“Do You Want To Know a Secret” — John Daversa, arranger (John Daversa Featuring Renee Olstead)

“Flintstones” — Jacob Collier, arranger (Jacob Collier)

“I’m a Fool to Want You” — Alan Broadbent, arranger (Kristin Chenoweth)

“Somewhere (Dirty Blvd)” (Extended Version) — Billy Childs & Larry Klein, arrangers (Lang Lang Featuring Lisa Fischer & Jeffrey Wright)

Best Jazz Albums of 2014 – A Closer Look: Part 1 of 5

Posted in Best Jazz Albums of 2014 with tags , , , , , , on December 27, 2014 by curtjazz

CatherineRussellBringItBackAs always, we try to make our year-end “Best Of” more than just a list. But we also know that 25 albums at once is a rather formidable bite to swallow. So we’ve decided to take them a few at a time. Here are some thoughts and clips for the first 5 albums in our alphabetical group of 25:

 

  • Amalgamations – Ali Jackson (Sunnyside) The drummer for the Lincoln Center Jazz Orchestra stepped out of the formidable shadow of his mentor, Wynton Marsalis and dropped a fascinating album loaded with creativity. Jackson takes us to Cuba, the Caribbean, 52nd Street, the prison yard and the church. And he manages to make it a seamless trip. The guest spots from many of his LCJO cohorts elevates things to the highest level. The title of the first cut sums it up: “Ali’s Got Rhythm” 
  • The Art of Conversation – Kenny Barron and Dave Holland (Impulse!) – You know that this record could not be anything but good, with two of the best in the business doing their thing. But it goes further as they approach every track with such emotional investment that the album manages to be great. A nice mix of compositions by the leaders, with a few jazz classics keep everything from sounding alike. These two gentlemen have just completed a tour in support of this music. Hopefully there will be another recording coming soon.
  • Beautiful Life – Jimmy Greene (Mack Avenue) – This album was the most emotional listening experience for me this year. As many know, saxophonist Jimmy Greene’s 6-year-old daughter Ana, was one of the 20 children murdered at Sandy Hook Elementary School, two years ago. Mr. Greene has turned the wrenching heartbreak of this unspeakable tragedy into the best album of his career. Anything but solemn and mournful,  Beautiful Life is a brilliant and often uplifting remembrance with guests such as Kenny Barron, Kurt Elling, Pat Metheny and Cyrus Chestnut giving their all in musical support.
  • Bring it Back – Catherine Russell (Jazz Village) – The daughter of Luis Russell, who was Louis Armstrong’s longtime bandleader, and Carline Ray, who sang and played bass and guitar with the International Sweethearts of Rhythm during WWII, this former backup singer for David Bowie and Steely Dan, who didn’t record her first solo album until her mid ’40’s, reached her full potential with this album. Using the works from her parent’s heyday as a starting point, Ms. Russell respects the swing tradition while imbuing the proceedings with a modern blues sheen. Her voice has the gritty edge of a woman who has been around but it’s leavened by a youthful lightness that shines through on the uptempo numbers. I admit to having missed her before now, but after this disc I will catch up because Catherine Russell is the truth.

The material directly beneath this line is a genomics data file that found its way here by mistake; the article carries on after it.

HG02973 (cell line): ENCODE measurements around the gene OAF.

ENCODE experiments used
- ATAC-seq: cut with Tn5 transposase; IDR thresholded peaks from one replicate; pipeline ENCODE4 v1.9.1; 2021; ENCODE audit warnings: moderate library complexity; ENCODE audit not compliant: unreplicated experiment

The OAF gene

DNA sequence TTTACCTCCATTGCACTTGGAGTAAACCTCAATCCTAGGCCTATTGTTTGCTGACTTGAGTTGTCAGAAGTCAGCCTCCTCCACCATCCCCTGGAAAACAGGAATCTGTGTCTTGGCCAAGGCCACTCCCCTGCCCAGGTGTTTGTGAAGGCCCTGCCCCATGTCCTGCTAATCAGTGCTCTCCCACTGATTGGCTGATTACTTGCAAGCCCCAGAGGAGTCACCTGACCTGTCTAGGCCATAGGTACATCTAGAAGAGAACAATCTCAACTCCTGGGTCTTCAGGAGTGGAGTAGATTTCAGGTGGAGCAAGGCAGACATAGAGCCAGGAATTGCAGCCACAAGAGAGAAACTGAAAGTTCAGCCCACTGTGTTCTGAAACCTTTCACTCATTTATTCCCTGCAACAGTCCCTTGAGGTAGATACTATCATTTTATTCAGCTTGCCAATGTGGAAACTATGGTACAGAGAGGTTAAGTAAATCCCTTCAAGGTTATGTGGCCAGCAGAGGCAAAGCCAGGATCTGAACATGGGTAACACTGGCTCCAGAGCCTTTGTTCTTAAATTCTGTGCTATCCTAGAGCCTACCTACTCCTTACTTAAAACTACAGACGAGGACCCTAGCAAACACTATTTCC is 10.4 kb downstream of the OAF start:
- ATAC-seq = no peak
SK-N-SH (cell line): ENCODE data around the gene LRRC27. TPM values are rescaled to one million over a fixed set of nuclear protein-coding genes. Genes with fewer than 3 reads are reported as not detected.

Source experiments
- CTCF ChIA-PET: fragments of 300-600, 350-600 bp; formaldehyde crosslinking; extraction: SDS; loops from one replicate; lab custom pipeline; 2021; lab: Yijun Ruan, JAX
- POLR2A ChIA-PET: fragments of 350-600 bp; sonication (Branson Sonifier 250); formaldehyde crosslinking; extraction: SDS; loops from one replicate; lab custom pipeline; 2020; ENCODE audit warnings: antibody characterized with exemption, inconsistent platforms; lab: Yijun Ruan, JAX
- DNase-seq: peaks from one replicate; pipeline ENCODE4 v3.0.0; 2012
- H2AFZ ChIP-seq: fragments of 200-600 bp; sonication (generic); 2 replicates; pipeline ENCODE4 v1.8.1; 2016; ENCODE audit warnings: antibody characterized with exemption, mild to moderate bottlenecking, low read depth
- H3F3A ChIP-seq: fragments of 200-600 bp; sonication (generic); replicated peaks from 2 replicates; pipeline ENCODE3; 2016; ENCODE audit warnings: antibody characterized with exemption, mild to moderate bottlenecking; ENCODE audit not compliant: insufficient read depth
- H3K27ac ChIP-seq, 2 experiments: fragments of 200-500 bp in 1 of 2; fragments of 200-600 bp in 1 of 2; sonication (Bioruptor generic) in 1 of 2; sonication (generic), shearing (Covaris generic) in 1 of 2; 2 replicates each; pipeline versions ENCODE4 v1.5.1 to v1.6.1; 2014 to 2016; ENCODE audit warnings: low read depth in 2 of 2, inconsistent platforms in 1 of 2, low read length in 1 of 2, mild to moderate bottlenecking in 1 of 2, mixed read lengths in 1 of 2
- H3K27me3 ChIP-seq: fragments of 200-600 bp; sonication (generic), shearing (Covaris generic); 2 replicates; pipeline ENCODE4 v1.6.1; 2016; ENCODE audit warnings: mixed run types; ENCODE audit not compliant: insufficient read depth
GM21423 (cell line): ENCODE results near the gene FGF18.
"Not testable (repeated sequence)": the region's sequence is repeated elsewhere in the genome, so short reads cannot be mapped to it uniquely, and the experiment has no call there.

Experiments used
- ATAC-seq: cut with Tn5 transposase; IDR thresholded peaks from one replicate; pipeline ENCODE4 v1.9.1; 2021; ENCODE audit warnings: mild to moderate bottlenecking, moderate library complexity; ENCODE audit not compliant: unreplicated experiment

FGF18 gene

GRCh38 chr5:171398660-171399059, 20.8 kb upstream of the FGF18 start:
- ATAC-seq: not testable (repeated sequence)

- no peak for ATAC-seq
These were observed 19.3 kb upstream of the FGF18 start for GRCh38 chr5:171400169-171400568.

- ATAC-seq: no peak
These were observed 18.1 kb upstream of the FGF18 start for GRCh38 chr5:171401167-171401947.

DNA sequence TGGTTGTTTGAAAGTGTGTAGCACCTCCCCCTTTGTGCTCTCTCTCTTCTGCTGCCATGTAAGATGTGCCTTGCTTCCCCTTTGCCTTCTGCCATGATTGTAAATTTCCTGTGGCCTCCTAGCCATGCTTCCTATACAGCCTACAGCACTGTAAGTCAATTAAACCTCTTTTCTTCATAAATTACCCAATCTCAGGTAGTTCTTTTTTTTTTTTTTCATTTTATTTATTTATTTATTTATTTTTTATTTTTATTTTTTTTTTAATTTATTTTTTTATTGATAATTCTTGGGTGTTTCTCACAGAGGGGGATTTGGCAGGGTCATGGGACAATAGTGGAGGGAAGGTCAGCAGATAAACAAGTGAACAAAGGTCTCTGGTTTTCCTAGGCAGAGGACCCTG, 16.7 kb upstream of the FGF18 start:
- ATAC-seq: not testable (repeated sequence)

• Eight Track – Dave Stryker (Strikezone) – Veteran guitarist Dave Stryker and his organ-based trio rework some great pop and soul tunes of the seventies into a pure soul-jazz groove. What elevates this date above average fare of this type is the total investment of the trio and the stellar work of guest star Stefon Harris on vibes. Guitar, organ, vibes and drums is not standard instrumentation these days (think back to Big John Patton’s Let ‘Em Roll for a great example) but these cats make it shine. It’s all great but the “Superfly/Pusherman” medley is a damn classic. Smooth Jazzers take note. This is how it’s done.

Tracks from these and all of the other Best Jazz of 2014 Selections may be heard on Curt’s Cafe Noir Streaming WebJazz Radio starting December 27 and continuing throughout January of 2015. Click HERE to access the station.

Our next post will discuss the next five alphabetical selections in our Best Jazz Albums of 2014 list.

Until then, the jazz continues…

CurtJazz’s Best Jazz Albums of 2014

Posted in Best Jazz Albums of 2014 with tags , , , , , , , , , , , , , , , , , , , , , , , , , , , , , , on December 22, 2014 by curtjazz

ali jacksonThe Pop Music press went apoplectic when Beyoncé and a few others, dropped their latest projects online in the middle of the night, with no advance promotion.When I heard that my first thought was: Oh, please! In jazz, we call that “Tuesday”.

The fact that an eclectic release schedule has become the norm, did force me to play catch-up on a few releases in the last month. I’m glad I did as several of them went right from my ears to this list.

I’m also breaking my “tradition” in that I’m publishing the full list first. Since it is relatively late this year, I figured that we’d cut to the chase and then follow with the rationales and video clips in several posts over the next week. I also was unable to get out a mid-term list this year so instead we’re doing it in one glorious heap.

That said, her are 25 Jazz projects that moved me this year, in alpha order by album title. Comments and disagreements are always welcomed:

Tracks from these albums and more can be heard on Curt’s Cafe Noir, our 24/7 streaming jazz radio station, starting December 27th, through most of January 2015.

We wish you all a very Happy, Healthy and Blessed Holiday Season.

Until the next time, the Jazz Continues…